Batman and Robin #3

by Chad Nevett, Reviewer |

Story by
Grant Morrison
Art by
Frank Quitely
Colors by
Alex Sinclair
Letters by
Pat Brosseau
Cover by
Frank Quitely
Publisher
DC Comics
Cover Price
$2.99 (USD)
Release Date
Aug 26th, 2009

Wed, August 26th, 2009 at 7:17PM (PDT)


And so ends the first arc on “Batman and Robin” as Grant Morrison and Frank Quitely wrap up the threat of Professor Pyg and his attempt to make Gotham just as sick as he is. It’s a visual feast as Quitely turns in some career best art, full of energy and flair, matching Morrison’s odd script wherever it goes, including one twisted scene where Pyg lays it all out for the former new Boy Wonder to music described as “sexy disco hot.” It’s a lurid, twisted cabaret performance that will leave you remember that fantastic “Futurama” line “Once you see it, you can’t unsee it.” Part of me wishes I could unsee it, but it’s just too good to forget.

With Damian, who quit being Robin last issue, captured by Professor Pyg, Batman investigates what’s going on by dragging one of Pyg’s henchmen through the streets. Pyg, meanwhile, prepares to turn Damian into another one of his perfect Dollotrons and delivers the shocking, stunning, beyond-what-words-can-really-describe performance that shows off just how creepy Morrison and Quitely can both be. They have created another, twisted, sick bad guy for Gotham City and this one is creepier than nearly all that have come before. Hopefully, the next creative team to use him can match the standard set here.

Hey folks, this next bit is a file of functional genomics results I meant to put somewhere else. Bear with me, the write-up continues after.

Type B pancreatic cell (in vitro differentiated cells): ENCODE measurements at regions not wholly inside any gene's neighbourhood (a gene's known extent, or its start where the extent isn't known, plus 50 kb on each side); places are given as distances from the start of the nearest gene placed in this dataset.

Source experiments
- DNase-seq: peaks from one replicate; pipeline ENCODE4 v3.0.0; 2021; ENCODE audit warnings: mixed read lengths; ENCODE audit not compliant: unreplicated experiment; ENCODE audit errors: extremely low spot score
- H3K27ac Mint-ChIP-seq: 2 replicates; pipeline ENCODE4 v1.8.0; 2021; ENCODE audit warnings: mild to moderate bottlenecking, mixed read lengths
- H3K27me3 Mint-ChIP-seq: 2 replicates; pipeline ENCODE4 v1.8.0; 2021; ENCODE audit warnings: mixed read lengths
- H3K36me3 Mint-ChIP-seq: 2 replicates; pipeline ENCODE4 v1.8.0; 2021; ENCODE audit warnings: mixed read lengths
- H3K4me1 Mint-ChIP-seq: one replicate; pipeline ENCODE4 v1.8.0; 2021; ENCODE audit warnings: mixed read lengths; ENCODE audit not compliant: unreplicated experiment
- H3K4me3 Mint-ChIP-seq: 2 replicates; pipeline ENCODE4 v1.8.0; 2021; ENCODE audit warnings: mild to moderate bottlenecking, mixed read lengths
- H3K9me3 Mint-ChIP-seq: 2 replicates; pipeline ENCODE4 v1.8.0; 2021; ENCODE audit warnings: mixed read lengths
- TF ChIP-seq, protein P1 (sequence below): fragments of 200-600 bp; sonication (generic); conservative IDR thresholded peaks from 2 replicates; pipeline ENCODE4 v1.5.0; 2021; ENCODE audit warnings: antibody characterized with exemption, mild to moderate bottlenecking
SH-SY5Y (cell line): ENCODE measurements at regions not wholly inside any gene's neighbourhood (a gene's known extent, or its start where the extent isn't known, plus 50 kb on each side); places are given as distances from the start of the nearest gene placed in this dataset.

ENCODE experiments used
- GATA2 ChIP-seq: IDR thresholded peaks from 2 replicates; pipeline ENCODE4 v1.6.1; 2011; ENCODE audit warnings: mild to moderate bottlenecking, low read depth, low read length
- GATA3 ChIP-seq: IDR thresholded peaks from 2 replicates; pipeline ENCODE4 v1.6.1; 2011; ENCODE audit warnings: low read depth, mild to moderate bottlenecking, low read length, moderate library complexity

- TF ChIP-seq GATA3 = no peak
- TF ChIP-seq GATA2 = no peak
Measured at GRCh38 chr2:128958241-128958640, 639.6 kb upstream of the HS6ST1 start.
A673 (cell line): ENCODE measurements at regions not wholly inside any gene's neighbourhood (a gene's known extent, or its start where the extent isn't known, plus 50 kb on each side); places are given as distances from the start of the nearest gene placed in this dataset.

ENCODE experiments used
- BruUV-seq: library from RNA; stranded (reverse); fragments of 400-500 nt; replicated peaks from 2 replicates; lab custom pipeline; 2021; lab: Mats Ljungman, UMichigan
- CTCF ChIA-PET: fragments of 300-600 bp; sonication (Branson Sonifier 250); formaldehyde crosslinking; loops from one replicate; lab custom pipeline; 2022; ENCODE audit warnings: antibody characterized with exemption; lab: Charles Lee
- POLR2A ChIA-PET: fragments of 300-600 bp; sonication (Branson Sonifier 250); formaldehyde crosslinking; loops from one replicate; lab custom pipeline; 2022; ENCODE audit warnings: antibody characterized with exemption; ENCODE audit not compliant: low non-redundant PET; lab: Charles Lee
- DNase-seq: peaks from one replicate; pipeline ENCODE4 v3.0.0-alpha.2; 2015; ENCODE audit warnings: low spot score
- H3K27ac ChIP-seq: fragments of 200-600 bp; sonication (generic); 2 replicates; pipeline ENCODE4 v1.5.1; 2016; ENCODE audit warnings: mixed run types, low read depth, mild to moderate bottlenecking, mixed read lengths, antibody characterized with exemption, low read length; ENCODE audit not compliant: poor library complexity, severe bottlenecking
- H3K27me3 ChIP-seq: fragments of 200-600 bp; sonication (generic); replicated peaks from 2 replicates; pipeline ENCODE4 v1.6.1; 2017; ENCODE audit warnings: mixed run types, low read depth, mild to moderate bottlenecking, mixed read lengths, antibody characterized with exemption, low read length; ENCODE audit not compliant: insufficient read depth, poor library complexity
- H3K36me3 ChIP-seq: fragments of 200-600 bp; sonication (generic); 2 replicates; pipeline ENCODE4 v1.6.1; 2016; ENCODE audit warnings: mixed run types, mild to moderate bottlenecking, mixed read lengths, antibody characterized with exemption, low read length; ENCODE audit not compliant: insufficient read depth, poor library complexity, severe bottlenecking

The climactic fight scene and capture of Pyg is where Quitely really shines as the pacing accommodates the lightning-quick action, dividing panels up by words, a fantastic way to show just how fast Damian is in hand-to-hand combat. While Pyg may look like a fat old man, he’s also rather formidable against the young fighter — until Batman enters the scene, fully armed with the knowledge of who and what he’s up against. The dual approach against Pyg by Dick and Damian shows off each’s personality clearly and effectively, and their reunion has a nice throwback to the first issue and ends with a familiar scene that we’ve seen twice already during Morrison’s run.

“Batman and Robin” #3 serves its purpose by bringing back together the new Dynamic Duo, clearly cementing their partnership with both having gained some newfound respect for one another. With two such different personalities, the conflict was inevitable, but Morrison manages to bring it full circle by pushing that all aside so they can defeat the crazy guy in a pig mask. He also manages to create another new threat for Gotham, setting up next issue’s beginning of “The Revenge of the Red Hood” story, someone with a connection to Damian, making her the perfect sidekick to the Red Hood.

While this issue moves quickly, barreling towards the conclusion of the opening “Batman Reborn” story, Morrison and Quitely still find room for the small moments like Batman and Commissioner Gordon talking things out or Alfred going about his duties. It’s hard to believe that this issue is only 22 pages they pack in so much. “Batman and Robin” #3 is an excellent comic with twisted writing, art that more than keeps pace, and all of the excitement you want from a Batman and Robin comic book.

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